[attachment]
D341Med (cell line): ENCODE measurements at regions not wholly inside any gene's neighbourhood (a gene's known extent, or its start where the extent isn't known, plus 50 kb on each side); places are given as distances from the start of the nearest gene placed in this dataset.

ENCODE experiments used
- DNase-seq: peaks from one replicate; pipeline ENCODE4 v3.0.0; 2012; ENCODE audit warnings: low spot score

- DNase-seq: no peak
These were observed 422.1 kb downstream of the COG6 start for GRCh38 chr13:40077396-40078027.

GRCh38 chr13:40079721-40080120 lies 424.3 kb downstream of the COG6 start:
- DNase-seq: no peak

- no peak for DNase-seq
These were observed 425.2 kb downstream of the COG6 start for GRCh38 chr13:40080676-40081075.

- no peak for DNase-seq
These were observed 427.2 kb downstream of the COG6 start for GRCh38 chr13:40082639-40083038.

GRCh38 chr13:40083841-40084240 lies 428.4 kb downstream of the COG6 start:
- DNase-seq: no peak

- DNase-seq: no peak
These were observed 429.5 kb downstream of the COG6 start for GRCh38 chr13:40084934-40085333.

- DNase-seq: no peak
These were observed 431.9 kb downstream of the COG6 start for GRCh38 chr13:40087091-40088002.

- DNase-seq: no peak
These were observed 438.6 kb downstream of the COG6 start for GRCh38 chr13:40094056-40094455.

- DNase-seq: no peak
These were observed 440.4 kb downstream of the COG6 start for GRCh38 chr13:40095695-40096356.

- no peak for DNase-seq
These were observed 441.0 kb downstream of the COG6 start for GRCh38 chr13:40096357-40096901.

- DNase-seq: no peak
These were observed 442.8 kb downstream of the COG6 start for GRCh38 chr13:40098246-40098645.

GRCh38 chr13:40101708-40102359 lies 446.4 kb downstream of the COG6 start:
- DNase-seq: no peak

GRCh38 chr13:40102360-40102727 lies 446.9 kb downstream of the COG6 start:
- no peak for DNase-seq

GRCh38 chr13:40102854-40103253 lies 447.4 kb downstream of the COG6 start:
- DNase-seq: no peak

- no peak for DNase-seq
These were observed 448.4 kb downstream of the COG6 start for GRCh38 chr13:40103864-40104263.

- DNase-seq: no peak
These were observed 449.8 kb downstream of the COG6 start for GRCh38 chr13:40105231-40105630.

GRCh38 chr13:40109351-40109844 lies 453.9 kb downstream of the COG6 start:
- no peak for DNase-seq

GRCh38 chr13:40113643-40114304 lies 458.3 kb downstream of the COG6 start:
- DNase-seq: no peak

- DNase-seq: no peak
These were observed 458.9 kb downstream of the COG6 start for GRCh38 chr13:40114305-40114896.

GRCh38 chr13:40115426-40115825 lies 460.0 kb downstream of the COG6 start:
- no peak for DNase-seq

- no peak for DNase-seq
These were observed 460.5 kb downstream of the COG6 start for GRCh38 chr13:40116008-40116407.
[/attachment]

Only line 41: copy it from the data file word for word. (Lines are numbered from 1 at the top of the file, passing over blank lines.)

These were observed 458.9 kb downstream of the COG6 start for GRCh38 chr13:40114305-40114896.